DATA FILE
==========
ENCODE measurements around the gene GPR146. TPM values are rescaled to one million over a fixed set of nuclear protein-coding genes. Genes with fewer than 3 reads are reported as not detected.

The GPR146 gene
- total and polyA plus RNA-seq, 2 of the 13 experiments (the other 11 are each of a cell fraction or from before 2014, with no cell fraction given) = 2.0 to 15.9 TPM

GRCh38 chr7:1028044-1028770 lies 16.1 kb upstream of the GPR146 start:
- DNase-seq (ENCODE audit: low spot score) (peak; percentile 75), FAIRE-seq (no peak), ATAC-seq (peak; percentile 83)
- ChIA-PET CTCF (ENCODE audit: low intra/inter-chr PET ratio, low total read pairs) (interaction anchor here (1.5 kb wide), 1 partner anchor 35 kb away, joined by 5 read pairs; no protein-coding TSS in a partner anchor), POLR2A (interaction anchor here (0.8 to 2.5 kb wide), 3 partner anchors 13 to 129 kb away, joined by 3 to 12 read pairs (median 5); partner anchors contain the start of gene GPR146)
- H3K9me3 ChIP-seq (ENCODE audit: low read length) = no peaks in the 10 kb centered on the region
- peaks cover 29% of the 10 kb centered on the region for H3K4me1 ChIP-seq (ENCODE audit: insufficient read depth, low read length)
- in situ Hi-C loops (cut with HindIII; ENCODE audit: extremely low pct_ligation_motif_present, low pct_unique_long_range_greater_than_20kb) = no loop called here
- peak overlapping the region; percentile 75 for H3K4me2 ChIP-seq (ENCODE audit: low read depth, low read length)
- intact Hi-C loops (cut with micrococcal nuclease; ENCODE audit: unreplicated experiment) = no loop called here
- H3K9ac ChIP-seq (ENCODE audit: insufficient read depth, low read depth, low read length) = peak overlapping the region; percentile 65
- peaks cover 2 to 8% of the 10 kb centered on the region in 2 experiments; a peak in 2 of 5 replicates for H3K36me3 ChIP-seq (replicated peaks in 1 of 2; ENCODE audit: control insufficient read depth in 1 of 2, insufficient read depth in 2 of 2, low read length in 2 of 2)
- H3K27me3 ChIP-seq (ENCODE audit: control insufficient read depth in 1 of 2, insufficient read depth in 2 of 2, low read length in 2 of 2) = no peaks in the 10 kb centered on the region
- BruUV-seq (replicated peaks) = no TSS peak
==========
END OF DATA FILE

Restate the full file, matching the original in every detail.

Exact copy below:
ENCODE measurements around the gene GPR146. TPM values are rescaled to one million over a fixed set of nuclear protein-coding genes. Genes with fewer than 3 reads are reported as not detected.

The GPR146 gene
- total and polyA plus RNA-seq, 2 of the 13 experiments (the other 11 are each of a cell fraction or from before 2014, with no cell fraction given) = 2.0 to 15.9 TPM

GRCh38 chr7:1028044-1028770 lies 16.1 kb upstream of the GPR146 start:
- DNase-seq (ENCODE audit: low spot score) (peak; percentile 75), FAIRE-seq (no peak), ATAC-seq (peak; percentile 83)
- ChIA-PET CTCF (ENCODE audit: low intra/inter-chr PET ratio, low total read pairs) (interaction anchor here (1.5 kb wide), 1 partner anchor 35 kb away, joined by 5 read pairs; no protein-coding TSS in a partner anchor), POLR2A (interaction anchor here (0.8 to 2.5 kb wide), 3 partner anchors 13 to 129 kb away, joined by 3 to 12 read pairs (median 5); partner anchors contain the start of gene GPR146)
- H3K9me3 ChIP-seq (ENCODE audit: low read length) = no peaks in the 10 kb centered on the region
- peaks cover 29% of the 10 kb centered on the region for H3K4me1 ChIP-seq (ENCODE audit: insufficient read depth, low read length)
- in situ Hi-C loops (cut with HindIII; ENCODE audit: extremely low pct_ligation_motif_present, low pct_unique_long_range_greater_than_20kb) = no loop called here
- peak overlapping the region; percentile 75 for H3K4me2 ChIP-seq (ENCODE audit: low read depth, low read length)
- intact Hi-C loops (cut with micrococcal nuclease; ENCODE audit: unreplicated experiment) = no loop called here
- H3K9ac ChIP-seq (ENCODE audit: insufficient read depth, low read depth, low read length) = peak overlapping the region; percentile 65
- peaks cover 2 to 8% of the 10 kb centered on the region in 2 experiments; a peak in 2 of 5 replicates for H3K36me3 ChIP-seq (replicated peaks in 1 of 2; ENCODE audit: control insufficient read depth in 1 of 2, insufficient read depth in 2 of 2, low read length in 2 of 2)
- H3K27me3 ChIP-seq (ENCODE audit: control insufficient read depth in 1 of 2, insufficient read depth in 2 of 2, low read length in 2 of 2) = no peaks in the 10 kb centered on the region
- BruUV-seq (replicated peaks) = no TSS peak